MISSOULA — Deemed “a global generosity movement,” Giving Tuesday was created in 2012 based on one simple concept: to encourage people to do good.
According to Linda McCarthy, Downtown Missoula Partnership executive director, at least 30 nonprofits are raising money during Giving Tuesday, which she said “is definitely alive and well in Missoula.”
Donors appear to be doing just that, starting with Opportunity Resources Inc., which by mid-afternoon needed only $2,500 more to buy an essential $10,000 para-transit van for its disabled clients.
“We’ve been promoting it for about two weeks now, leading up to Giving Tuesday,” said Donna Roness, marketing and events manager at Opportunity Resources. “Today is the last day, but if people still want to give, they can go to our www.orimt.org website and they can donate directly there. Or call us directly at 406-329-1786 or go directly to our Facebook page.”
The van will be used to transport clients to medical appointments and work.
Roness said her office also sends out an end-of-the-year donation letter to prospective donors to raise as many funds as possible by Dec. 31.
Opportunity Resources has provided services, including housing and assisted living, for people with disabilities in Missoula since 1955.
On the Giving Tuesday website, wwwgivingtuesday.org, only two Montana towns are signed up for the visual map of current community campaigns: Helena and Stevensville.
But Missoula nonprofits seem independently on board in their own ways.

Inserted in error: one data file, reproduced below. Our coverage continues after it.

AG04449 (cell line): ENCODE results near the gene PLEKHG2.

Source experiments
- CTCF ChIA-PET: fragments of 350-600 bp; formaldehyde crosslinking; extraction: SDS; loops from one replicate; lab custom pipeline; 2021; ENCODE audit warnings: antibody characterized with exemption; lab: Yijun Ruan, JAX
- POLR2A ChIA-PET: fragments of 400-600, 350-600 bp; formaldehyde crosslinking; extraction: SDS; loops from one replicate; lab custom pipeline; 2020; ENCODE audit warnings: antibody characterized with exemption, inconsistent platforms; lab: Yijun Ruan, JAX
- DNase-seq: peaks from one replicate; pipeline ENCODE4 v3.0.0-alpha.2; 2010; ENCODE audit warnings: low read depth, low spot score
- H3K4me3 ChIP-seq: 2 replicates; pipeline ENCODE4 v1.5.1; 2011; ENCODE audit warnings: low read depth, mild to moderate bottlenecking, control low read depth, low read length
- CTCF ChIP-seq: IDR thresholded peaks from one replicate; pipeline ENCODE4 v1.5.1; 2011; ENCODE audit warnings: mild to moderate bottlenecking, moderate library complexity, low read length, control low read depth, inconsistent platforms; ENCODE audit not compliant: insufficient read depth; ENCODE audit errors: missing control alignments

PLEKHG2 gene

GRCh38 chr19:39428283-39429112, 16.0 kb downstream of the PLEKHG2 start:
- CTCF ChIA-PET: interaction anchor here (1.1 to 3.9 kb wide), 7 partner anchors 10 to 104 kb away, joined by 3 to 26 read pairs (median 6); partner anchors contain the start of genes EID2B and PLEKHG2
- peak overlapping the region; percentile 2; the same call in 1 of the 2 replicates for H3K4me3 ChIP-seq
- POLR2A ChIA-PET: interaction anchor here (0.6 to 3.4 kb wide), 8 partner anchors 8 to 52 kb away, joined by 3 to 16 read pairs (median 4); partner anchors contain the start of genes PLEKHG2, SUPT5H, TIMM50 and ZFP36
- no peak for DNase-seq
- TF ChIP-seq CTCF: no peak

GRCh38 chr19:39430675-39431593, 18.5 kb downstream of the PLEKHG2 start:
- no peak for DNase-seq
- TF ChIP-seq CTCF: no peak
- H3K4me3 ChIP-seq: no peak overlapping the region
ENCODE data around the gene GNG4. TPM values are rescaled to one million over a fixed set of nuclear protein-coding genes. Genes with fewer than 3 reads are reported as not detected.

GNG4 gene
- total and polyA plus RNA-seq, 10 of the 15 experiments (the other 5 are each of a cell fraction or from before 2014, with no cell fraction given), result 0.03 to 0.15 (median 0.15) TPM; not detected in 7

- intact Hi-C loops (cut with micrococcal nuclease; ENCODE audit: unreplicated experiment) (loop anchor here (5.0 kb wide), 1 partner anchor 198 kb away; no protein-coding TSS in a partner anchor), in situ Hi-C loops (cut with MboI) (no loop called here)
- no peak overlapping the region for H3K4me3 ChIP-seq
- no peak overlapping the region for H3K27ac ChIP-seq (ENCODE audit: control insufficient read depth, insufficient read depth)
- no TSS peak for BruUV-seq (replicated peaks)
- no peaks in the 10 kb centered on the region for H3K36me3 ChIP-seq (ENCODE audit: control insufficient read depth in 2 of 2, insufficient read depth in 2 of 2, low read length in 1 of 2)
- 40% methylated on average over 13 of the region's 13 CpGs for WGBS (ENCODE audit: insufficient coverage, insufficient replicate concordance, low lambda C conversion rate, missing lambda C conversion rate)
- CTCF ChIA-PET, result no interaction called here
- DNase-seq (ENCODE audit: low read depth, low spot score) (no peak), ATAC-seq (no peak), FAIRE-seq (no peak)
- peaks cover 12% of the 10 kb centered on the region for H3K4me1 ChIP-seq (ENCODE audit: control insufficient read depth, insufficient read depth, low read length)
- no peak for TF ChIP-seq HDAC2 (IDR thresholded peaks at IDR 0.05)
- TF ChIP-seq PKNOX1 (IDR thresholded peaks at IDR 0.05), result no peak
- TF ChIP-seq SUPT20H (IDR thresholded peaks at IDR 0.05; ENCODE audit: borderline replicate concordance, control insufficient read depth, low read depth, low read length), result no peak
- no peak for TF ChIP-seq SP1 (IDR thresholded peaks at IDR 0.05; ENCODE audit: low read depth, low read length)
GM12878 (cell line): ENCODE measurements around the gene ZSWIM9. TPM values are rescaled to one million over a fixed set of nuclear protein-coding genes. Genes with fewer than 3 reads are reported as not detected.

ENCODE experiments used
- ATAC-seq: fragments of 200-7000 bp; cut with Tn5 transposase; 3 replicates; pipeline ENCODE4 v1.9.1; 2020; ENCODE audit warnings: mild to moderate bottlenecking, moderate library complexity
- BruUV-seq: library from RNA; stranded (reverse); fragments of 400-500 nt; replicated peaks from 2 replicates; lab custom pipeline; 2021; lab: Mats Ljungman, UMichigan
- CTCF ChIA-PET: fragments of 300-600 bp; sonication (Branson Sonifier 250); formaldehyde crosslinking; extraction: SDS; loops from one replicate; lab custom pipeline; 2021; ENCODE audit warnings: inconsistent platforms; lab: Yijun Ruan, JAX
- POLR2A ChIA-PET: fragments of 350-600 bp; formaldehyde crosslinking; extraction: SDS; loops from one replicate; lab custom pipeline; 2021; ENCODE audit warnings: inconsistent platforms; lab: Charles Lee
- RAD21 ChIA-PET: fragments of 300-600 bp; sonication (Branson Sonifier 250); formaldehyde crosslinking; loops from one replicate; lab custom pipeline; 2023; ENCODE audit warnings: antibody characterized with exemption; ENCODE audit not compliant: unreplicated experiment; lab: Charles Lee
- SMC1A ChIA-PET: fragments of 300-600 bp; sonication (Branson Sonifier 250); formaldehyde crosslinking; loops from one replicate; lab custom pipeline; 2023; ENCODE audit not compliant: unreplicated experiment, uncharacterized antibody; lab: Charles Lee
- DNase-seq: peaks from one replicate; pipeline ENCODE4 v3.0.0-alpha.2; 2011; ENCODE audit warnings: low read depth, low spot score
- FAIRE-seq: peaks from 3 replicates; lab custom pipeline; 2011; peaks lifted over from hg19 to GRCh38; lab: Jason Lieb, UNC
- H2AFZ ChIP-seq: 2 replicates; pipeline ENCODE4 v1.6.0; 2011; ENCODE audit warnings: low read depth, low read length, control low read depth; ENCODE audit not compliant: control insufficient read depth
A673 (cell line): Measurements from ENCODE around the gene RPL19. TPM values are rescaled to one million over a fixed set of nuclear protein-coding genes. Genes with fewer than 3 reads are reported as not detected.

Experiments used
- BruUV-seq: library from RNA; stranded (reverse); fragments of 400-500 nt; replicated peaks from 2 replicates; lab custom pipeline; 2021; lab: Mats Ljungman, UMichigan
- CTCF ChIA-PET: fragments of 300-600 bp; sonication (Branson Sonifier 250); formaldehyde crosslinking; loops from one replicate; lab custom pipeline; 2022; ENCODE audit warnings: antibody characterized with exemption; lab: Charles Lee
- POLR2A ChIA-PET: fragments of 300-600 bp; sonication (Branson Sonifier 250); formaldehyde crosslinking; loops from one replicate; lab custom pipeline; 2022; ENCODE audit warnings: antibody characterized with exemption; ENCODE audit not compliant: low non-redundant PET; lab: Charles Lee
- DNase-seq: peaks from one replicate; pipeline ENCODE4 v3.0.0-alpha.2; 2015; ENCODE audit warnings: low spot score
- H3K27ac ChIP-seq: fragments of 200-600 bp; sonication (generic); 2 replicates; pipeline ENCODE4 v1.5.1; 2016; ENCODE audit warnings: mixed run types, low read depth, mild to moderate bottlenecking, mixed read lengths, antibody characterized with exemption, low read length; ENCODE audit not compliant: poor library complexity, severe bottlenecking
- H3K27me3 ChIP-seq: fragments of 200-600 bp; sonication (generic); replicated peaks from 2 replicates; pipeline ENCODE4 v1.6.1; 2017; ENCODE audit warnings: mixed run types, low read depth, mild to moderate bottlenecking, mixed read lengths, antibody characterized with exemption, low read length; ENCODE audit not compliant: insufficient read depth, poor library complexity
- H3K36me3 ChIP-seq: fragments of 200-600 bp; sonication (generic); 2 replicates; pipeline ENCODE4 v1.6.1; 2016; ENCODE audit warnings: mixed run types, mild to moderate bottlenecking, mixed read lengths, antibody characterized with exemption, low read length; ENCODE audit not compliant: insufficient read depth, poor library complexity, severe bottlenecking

Among dozens of Missoula nonprofits listed at www.MakeItMissoula.com, CASA of Missoula, Inc., prefers to fundraise at other times – and not necessarily on Giving Tuesday.
“For us, it’s not a huge event,” said Scott Appel, CASA of Missoula executive director. “We certainly post on our Facebook page and Instagram and we advertise in that way that today is Giving Tuesday. For us, it’s probably not the most significant fundraising thing that we do. A day like today, there’s so much competition.”
Instead, CASA depends heavily on its annual Light of Hope Gala fundraiser on Jan. 31, a Super Hero Run in the spring and partnering with other community businesses like a ReStyle Clothing Exchange bag sale and Plonk Missoula wine dinners to raise funds.
“Our annual budget is somewhere around a little over $300,000,” said Appel. We’ve raised roughly half of our budget from the community through local fundraising activity. That combination of activities raises a little more than half of our budget. The rest comes through grants and contracts with the state.”
Both donors and potential donors receive such mail requesting donations, too.
“We benefit from the profits and we do a semi-annual mail appeal,” said Appel. “We’re getting the community to think about supporting nonprofits; its good from that standpoint.”
CASA sends out a monthly newsletter to about 120 volunteer advocates, the adults who advocate for 288 children enrolled in the program, covering Missoula County and Mineral County.